Medical Negligence

£250,000 damages for family of grandmother who died after hospital delayed treatment of acute pancreatitis

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Vince Shore

Joint Head of Clinical Negligence (Hull)

3 min read time

A 63-year old grandmother died of multi-organ failure as her acute pancreatitis was not treated effectively.

Despite being diagnosed and discharged at St James Hospital for further review, she was left 54 days before any further examinations were carried out, revealing she had multiple gallbladder stones.

A month later –and  84 days after initially being admitted to hospital – she had to return to hospital as her condition continued to worsen.

By the time she had an operation to remove her gallbladder more than four months had passed since she first went to hospital.

However, during the procedure her blood pressure became very low and a decision was taken to stop.

She passed away soon after.

A Coroner recorded her cause of death as multi-organ failure, infected pancreatic necrosis and gallstone pancreatitis.

The Legal Case

The woman’s family contacted our medical negligence specialists to investigate the care provided.

Having requested medical records and sought independent expert opinion, our specialists alleged there had been a failure to arrange urgent outpatient investigation after the initial admission.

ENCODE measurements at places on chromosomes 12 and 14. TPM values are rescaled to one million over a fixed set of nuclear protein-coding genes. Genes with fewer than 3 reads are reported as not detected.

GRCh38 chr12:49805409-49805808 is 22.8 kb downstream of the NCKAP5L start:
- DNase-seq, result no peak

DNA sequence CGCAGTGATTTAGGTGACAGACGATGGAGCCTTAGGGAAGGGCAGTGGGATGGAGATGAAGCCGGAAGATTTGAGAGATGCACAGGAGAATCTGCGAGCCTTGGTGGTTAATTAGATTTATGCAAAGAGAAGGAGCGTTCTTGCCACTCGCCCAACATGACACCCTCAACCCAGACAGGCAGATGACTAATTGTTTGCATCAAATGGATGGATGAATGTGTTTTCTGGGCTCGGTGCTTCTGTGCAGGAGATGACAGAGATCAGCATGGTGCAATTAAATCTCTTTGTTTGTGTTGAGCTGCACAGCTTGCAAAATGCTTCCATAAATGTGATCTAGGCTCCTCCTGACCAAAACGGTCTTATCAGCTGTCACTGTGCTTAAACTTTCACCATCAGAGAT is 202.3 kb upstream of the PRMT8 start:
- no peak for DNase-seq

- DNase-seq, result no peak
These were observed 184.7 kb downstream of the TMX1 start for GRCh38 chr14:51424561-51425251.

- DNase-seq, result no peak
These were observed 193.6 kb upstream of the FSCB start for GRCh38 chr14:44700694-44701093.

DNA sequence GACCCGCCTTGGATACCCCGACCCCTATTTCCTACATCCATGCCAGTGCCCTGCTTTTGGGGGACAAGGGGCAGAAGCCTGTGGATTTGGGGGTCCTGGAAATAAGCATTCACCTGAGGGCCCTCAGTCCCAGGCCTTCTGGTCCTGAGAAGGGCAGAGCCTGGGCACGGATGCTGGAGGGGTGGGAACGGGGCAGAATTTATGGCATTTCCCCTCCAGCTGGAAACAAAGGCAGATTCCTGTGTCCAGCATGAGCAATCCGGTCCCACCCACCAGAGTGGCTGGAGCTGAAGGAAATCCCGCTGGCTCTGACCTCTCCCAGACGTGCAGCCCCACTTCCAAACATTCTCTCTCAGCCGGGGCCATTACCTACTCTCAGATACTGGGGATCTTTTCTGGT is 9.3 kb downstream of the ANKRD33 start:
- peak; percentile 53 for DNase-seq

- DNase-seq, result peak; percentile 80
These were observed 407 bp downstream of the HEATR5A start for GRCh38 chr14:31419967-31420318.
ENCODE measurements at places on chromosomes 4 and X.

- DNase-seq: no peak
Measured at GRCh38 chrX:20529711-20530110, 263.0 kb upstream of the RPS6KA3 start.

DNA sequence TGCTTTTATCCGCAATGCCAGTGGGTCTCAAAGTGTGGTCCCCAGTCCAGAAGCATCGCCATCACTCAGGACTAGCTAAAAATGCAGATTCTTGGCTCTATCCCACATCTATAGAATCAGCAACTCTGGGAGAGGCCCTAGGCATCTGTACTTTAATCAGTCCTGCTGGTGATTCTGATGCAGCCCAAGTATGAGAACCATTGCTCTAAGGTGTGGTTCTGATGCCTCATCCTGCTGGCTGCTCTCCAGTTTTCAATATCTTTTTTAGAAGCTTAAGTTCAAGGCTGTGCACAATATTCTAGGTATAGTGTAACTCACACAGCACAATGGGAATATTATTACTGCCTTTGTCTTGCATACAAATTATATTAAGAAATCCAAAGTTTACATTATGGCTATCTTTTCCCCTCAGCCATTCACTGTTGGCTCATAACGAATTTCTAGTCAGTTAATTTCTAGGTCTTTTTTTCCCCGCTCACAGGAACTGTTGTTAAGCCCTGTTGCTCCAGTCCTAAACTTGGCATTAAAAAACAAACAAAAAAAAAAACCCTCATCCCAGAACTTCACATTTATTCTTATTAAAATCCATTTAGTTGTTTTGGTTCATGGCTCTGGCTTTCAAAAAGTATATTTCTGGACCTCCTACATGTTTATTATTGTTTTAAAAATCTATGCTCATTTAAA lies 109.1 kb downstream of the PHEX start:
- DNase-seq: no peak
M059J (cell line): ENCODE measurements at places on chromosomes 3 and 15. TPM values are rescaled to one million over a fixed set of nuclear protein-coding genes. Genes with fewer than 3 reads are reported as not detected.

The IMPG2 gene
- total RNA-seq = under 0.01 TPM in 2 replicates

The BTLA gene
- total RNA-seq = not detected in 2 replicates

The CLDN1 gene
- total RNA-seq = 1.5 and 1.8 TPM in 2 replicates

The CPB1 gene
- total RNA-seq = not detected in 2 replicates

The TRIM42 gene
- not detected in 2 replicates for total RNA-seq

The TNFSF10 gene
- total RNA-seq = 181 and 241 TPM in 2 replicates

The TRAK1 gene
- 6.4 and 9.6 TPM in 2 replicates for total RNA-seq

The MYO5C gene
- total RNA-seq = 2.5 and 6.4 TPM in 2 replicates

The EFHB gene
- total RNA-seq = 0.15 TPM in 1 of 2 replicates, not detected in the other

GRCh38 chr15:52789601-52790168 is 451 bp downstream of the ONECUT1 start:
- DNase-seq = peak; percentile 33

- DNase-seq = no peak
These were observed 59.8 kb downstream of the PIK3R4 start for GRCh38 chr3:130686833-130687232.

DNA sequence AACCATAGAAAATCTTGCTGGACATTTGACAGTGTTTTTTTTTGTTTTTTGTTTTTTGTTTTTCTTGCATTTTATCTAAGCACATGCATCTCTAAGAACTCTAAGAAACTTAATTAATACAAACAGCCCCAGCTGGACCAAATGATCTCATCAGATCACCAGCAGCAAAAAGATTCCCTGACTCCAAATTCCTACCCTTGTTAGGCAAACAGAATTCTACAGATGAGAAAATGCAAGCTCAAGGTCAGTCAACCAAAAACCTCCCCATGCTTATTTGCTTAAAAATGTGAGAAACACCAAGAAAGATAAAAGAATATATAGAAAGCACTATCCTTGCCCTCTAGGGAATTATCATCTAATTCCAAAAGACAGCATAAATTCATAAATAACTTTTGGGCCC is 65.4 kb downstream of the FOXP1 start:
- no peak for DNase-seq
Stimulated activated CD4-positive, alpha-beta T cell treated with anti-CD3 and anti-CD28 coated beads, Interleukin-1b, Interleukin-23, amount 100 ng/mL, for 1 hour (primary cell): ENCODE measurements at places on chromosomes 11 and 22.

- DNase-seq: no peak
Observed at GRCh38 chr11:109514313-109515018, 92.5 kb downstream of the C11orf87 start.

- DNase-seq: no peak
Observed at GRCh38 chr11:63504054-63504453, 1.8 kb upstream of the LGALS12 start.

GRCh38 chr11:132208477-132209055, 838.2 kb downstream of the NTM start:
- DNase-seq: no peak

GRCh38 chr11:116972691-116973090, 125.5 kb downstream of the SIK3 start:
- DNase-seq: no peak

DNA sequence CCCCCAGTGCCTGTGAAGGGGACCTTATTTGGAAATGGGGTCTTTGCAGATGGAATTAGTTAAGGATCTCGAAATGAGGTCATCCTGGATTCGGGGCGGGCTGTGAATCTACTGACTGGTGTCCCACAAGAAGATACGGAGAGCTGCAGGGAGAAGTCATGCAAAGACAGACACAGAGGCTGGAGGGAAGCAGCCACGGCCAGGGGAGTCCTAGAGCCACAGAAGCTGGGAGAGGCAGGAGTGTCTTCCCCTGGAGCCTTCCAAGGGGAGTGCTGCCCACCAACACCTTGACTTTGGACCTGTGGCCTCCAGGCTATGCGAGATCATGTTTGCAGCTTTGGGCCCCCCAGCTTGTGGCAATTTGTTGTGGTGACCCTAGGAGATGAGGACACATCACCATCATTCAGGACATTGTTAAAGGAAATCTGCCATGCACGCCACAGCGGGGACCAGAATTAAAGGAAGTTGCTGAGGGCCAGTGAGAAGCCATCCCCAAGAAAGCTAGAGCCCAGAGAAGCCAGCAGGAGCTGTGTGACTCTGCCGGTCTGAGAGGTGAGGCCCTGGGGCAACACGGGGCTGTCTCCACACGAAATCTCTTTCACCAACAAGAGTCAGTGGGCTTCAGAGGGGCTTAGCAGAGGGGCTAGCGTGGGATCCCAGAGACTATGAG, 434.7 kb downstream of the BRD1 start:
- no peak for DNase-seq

We also alleged there had been an unreasonable delay in obtaining urgent test results of 54 days. These should have been arranged urgently on the patient’s initial discharge.

An unreasonable delay in arranging further action such as the cholecystectomy (to remove her gall bladder) once the diagnosis of gallstone related pancreatitis was confirmed, was also highlighted in our legal claim.

There was an 84 day period between the patient first being discharged from hospital and her readmission with severe acute pancreatitis.

During this time there was an opportunity for effective management of her condition which would have saved her life.

We alleged that had an urgent cholecystectomy been carried out much sooner, this would have prevented the severe acute pancreatitis which caused her death developing and would have been a success.

The Hospital Trust admitted failure to arrange vital tests on discharge from her very first attendance at hospital, and that had they done so, she would have had a cholecystectomy for the pancreatitis and avoided the fatal attack of acute pancreatitis which resulted in her death.

The legal case settled out of court.

Vince Shore, Joint Head of Clinical Negligence, said:

“This was a situation we see all too often whereby a patient has become seriously ill, and indeed lost their life, because the required tests were not carried out with the urgency required.”

“There were clear indications in this case that there was a need for greater urgency given the increasing pain and problems suffered by the patient.”

“In cases such as this, no settlement can lessen the pain and loss for a family, but we were able to secure substantial damages which reflected not only the pre-death pain, suffering and loss of amenity of the patient, but also to reflect the loss of her husband, daughter and granddaughter who depended upon her in many aspects of life.”

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